Hello, dear colleagues.
Despite the New Year holidays, the most important events in the financial markets occur almost every day. It would seem that there is nothing that could shock a trader who is exhausted by the continuous flow of news, but the markets are always ready to give us an unexpected surprise. In this sense, oil has always been one of the most unpredictable assets. Moreover, it is so unpredictable that, as a rule, analytical institutions engaged in oil market research adjust their forecasts almost monthly, and it is good if they are slightly wrong, but more often they generally fall into the sky.
Last week's OPEC meeting was supposed to be a normal meeting, but something happened that could not have been expected. Saudi Arabia decided to voluntarily reduce its production by 1 million barrels per day, which caused the #CL oil price to soar to the $54 level, and now we face questions: how long will the positive dynamics continue and will the price of WTI oil reach the level of $55 and stay there for a long time? The Brent grade of oil is interesting, the price of which is about $5 higher than the price of WTI grade, but in general, the analysis for both grades of oil is similar. Therefore, in this article I will consider the North American grade, but the conclusions drawn will be valid for the North Sea grade of oil.
The main source of data for me has long been the US Energy Information Agency (US EIA), which, on Wednesday, January 13, published its next short-term forecast, where interesting conclusions are made:
The EIA predicts that spot prices for Brent crude oil will average $53 per barrel in 2021 and 2022, compared with an average of $42 per barrel in 2020.
The EIA estimates that global oil and liquid fuel consumption averaged 92.2 million barrels per day during 2020, down 9.0 million barrels per day from 2019. The EIA expects global liquid fuel consumption to grow by 5.6 million barrels per day in 2021 and another 3.3 million barrels per day in 2022.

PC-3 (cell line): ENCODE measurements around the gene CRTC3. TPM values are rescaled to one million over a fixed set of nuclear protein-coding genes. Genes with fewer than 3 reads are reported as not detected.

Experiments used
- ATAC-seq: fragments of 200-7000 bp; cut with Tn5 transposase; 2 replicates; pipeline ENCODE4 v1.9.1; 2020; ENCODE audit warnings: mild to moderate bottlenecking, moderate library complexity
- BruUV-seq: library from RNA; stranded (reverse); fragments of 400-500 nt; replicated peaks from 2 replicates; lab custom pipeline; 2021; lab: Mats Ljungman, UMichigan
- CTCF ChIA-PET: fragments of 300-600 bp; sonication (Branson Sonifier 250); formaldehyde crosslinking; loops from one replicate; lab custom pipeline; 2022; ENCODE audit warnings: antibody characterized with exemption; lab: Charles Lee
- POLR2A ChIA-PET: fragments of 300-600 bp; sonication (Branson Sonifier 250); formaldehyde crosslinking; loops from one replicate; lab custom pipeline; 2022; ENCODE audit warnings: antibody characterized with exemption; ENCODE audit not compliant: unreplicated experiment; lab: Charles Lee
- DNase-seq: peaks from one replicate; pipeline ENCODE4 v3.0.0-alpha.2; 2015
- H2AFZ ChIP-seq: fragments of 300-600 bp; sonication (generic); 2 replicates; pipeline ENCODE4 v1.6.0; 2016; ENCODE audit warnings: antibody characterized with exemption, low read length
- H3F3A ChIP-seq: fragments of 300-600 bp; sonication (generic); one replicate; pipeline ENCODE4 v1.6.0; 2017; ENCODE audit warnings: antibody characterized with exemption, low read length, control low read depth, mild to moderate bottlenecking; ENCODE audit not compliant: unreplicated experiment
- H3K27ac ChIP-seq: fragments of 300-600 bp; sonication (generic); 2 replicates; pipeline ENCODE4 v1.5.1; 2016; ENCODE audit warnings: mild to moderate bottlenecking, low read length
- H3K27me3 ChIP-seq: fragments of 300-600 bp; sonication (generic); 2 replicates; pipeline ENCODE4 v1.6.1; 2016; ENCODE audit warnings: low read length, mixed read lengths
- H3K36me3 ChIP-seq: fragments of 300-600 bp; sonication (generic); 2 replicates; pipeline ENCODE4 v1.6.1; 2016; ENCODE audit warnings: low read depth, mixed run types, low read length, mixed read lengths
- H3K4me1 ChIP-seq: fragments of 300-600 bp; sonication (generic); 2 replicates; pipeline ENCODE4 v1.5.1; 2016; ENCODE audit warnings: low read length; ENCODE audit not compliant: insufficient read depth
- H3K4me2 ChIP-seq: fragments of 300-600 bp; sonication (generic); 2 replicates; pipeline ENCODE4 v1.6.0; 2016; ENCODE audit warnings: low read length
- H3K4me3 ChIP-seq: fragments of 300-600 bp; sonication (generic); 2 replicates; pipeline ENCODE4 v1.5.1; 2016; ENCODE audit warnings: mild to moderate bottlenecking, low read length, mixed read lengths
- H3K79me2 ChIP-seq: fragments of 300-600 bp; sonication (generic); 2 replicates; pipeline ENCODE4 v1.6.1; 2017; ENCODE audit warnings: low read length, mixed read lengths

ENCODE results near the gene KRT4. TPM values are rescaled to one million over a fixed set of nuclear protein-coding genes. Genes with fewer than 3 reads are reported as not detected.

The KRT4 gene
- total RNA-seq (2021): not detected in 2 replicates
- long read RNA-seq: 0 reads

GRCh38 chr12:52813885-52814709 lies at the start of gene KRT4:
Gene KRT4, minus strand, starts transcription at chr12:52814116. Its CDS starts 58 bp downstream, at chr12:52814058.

The EIA predicts that crude oil production in the Organization of the Exporting Countries (OPEC) in 2021 will average 27.2 million barrels per day, compared with 25.6 million barrels per day last year. The projected growth reflects OPEC's announced increase in volumes and continued production growth in Libya.
At the same time, take note that a month earlier, in December 2020, the Agency's forecast was much less optimistic. For example, the spot price of WTI crude oil in the first quarter of this year was assumed at $44.50. In the current forecast for the first quarter, the spot price of WTI is assumed to be at $52.69. A similar situation is predicted for the Brent brand, where the base level of average prices increased from $47 to $55.69 dollars per barrel.
This was partly due to a reduction in the forecast of global oil production in the first and fourth quarters of 2021, to levels of 93.66 and 99.11 million barrels per day. According to the EIA, daily oil production will average 97.24 million barrels this year. While global consumption, despite the fact that its forecast was also lowered, will be 97.78 million barrels per day. Thus, thanks to the OPEC+ deal and the voluntary reduction of production by Saudi Arabia, there will be a shortage in the oil market throughout the current year.
Figure 1: The balance of supply and demand in the oil market.
Yes, you heard right, there is a deficit in the oil market, not a surplus. The oil deficit will be felt especially significantly in the first quarter of this year, when the market will lack 2.27 million barrels of oil every day (Fig. 1). Therefore, it can be assumed that from a fundamental point of view, despite the blockages associated with COVID-19, oil can still reach $55 for WTI grade and $60 for Brent grade, but whether the price will settle at these values raises some questions.
The January forecast from the US EIA assumes that spot prices for WTI grades in the first half of the year will be at an average of $51, which is slightly below the current price of $52.65 per barrel (Fig. 2). In the second half of the year, prices may drop even lower, which implies an average price of WTI in 2021 at $ 49.75.
Figure 2: US EIA WTI Forecast
Thus, taking into account the current dynamics of oil and the forecasts of the US EIA, oil now looks somewhat overbought, which means that it can be assumed that the oil price will return to average values, which for the WTI grade indicates a decrease to the $50 level, and for the Brent grade, a return to the $55 level. However, take note that in the short-term dynamics, the oil price may continue to rise along the trend, which means that, without sufficient technical and fundamental grounds, traders should not count on a quick return to the average values and open positions against the existing upward trend. Be cautious and careful, follow the money management rules.
*The market analysis posted here is meant to increase your awareness, but not to give instructions to make a trade.
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